Home-Cooked Prawn Noodles
I have always loved Prawn Noodles and for a long time now I have always wondered what it was that was included in that special broth that is synonymous with great tasting soup. I think it is largely monosodium glutamate is we were to consume the Prawn Noodles at the coffee shop or the hawker centre. But what if we were to try out that old local favourite at home? Would we do it the same way?
I chanced upon a packet of Prawn Noodle mix by Ah Hai (can find at NTUC) and at first glance, I thought that it was just another pre-mix recipe that will probably yield some salty end result. That may be true for some, but I decided to give it a try anyway, and it was one of the best decisions I made (alright you know I am exaggerating a little. This is Prawn Noodles that I am talking about.)
Most people would think that the pre-mix package is probably not good, and probably not great. But it was all good for me. The taste was just right. In fact I went on to make a fresh version of Prawn Noodles eventually, and it tasted just as good. But here is the recipe that I did for the Ah Hai’s Prawn Noodle paste. Enjoy.
Recipe – Serving for four
8 Prawns (Large)
Egg Noodles (500g)
Kang Kong (one bunch)
Bean Sprouts (one bunch)
Yakibuta (prepared separately) [optional]
Fish Cake (1 pc)
Red Chilli (1 pc)
Ah Hai’s Instant Prawn Noodle Paste (1 packet)
1. Cut off the heads of the Prawns and fry the heads in a large pot with a little oil. Fry till fragrant.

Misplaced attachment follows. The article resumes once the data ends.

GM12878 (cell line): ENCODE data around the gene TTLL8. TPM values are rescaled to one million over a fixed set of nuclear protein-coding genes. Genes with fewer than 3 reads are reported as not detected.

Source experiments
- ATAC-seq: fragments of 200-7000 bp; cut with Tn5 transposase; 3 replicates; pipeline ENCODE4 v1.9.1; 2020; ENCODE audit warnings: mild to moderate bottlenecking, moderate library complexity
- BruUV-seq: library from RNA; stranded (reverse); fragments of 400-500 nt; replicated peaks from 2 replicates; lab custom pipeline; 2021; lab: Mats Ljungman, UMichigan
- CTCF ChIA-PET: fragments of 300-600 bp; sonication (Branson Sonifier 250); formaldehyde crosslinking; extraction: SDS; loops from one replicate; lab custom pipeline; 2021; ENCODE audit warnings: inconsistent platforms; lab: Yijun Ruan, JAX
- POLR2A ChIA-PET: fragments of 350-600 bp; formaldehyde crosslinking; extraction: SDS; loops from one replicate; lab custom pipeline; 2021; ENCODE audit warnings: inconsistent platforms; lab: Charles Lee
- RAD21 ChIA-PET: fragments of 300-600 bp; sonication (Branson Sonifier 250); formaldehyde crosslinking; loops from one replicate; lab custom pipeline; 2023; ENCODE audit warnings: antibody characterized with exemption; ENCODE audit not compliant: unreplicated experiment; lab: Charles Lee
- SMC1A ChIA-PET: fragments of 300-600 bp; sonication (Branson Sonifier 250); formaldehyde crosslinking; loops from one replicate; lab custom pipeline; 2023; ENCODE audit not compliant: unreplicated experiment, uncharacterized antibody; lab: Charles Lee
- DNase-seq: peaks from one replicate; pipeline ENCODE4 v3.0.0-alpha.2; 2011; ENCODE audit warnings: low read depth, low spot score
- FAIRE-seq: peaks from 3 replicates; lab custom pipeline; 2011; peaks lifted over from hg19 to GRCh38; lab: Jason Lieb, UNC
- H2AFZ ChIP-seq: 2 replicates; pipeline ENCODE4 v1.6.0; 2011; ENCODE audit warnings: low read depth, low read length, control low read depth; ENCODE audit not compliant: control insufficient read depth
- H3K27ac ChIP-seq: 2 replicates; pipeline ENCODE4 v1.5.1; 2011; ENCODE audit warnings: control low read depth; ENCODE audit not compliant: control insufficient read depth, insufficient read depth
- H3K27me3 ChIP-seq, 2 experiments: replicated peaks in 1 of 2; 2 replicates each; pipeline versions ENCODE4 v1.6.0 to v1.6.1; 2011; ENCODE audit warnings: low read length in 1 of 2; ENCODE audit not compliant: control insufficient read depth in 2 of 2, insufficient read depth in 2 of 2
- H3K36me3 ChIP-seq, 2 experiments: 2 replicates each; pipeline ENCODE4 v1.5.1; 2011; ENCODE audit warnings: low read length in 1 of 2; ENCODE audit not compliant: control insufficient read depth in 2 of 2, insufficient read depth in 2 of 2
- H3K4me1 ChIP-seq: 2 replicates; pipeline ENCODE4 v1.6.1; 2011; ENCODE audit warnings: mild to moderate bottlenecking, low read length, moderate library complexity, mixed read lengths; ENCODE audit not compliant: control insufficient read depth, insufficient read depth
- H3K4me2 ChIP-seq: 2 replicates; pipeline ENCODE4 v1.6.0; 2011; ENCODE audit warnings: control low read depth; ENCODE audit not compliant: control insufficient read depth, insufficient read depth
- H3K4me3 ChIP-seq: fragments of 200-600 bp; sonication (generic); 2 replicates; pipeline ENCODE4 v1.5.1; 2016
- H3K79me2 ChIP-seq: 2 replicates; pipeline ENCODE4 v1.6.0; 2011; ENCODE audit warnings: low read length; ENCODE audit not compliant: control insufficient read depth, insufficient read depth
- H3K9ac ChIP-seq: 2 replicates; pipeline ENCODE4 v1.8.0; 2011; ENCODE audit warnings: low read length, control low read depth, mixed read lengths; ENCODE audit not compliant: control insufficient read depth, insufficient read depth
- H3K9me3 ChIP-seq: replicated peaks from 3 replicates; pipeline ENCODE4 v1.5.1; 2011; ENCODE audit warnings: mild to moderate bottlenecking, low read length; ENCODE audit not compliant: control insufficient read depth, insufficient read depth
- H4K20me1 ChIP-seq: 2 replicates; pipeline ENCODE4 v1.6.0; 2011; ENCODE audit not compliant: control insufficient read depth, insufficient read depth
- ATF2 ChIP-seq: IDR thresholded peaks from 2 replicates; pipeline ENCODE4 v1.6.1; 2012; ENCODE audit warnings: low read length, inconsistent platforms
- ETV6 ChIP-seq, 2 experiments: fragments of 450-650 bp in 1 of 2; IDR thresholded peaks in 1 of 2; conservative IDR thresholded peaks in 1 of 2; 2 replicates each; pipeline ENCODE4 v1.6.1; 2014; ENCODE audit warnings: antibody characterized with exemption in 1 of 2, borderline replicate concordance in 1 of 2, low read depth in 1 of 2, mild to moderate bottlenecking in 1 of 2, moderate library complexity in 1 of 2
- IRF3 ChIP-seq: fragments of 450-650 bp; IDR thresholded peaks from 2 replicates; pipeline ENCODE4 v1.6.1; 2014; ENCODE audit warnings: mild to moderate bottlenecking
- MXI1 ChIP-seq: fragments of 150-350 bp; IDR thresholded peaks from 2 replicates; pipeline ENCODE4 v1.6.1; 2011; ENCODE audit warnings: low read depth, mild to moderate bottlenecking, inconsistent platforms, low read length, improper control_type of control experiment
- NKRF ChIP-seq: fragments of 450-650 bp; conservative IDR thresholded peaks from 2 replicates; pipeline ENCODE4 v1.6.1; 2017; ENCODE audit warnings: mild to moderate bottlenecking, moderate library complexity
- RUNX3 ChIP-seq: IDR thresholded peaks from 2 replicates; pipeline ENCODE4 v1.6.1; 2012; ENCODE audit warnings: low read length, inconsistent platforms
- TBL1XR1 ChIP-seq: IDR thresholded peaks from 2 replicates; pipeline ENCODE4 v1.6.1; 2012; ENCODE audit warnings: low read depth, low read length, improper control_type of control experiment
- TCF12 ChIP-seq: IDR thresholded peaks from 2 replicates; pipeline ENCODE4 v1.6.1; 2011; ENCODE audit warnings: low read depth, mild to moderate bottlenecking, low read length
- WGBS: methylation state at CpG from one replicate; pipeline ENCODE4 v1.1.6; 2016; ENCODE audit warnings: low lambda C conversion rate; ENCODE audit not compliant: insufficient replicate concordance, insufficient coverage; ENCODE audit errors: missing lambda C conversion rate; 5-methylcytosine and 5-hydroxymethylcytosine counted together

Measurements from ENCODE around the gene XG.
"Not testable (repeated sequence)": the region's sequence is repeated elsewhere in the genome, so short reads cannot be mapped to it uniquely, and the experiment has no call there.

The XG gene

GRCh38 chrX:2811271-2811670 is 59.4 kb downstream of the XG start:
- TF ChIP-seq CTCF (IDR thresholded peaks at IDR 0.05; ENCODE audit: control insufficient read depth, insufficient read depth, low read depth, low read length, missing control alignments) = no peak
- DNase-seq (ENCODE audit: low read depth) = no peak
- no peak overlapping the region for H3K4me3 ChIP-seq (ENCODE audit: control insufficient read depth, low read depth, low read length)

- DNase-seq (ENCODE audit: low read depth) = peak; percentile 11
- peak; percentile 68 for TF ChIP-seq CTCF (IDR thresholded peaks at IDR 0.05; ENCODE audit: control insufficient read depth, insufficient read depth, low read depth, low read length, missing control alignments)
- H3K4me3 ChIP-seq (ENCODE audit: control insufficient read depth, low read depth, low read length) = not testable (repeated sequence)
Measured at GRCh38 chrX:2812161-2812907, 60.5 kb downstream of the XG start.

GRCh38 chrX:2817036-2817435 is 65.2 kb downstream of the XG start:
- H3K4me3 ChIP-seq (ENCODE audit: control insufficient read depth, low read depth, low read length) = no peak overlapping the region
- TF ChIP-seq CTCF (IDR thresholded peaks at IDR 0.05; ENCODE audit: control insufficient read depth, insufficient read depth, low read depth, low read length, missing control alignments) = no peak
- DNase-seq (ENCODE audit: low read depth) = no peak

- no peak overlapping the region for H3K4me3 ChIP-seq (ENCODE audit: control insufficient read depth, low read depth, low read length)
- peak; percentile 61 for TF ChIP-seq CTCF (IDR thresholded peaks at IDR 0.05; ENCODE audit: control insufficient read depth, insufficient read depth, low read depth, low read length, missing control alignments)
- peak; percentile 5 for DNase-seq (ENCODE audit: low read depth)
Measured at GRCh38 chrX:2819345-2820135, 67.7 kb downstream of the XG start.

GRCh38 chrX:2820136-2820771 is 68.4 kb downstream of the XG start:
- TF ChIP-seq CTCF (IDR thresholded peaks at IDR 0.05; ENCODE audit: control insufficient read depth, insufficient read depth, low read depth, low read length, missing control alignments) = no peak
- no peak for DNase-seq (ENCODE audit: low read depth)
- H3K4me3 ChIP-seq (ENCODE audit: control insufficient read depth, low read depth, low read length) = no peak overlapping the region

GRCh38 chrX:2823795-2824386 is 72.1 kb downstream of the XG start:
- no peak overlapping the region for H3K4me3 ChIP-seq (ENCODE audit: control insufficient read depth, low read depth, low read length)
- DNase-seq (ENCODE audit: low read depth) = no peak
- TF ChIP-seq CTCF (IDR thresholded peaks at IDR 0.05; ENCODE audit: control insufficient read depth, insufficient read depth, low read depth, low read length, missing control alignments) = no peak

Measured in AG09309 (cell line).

2. Pour Ah Hai’s Instant Prawn Noodle Paste (NTUC sells it) into pot and pour in 2 litres of water. Bring to a boil and keep it at medium heat for 30 minutes.
3. Sieve the broth and pour into another soup pot. Blanch the egg noodles, Kang Kong, Bean Sprouts and Prawns in hot water.
4. Place all the cooked ingredients into a bowl and ladle the steaming hot broth into the bowl. Serve with Red Chilli in dark soy sauce. I use Yakibuta as opposed to the traditional Pork Ribs simply because it is tastier.
Yakibuta – Japanese Char Siu
Pork Belly (300gm)
Shao Xing Cooking Wine
Mirin (Japanese Sweet Wine)
Light Soy Sauce
1. Sear the Pork in the bottom of a pot and allow the sides of the meat to cook. Be careful not to cook the meat for too long.
2. Add in the Shao Xing Wine (1 cup), Mirin (3 Tbsp), Light Soy Sauce (3 Tbsp) and fill with water until liquid slightly covers pork. Add in the Dried Kelp. Bring to a boil and cook the meat over a slow fire for about an hour. Use a wooden skewer to test for doneness.
3. Slice the Pork Belly and decorate over Ramen noodles or in this case, Prawn Noodles.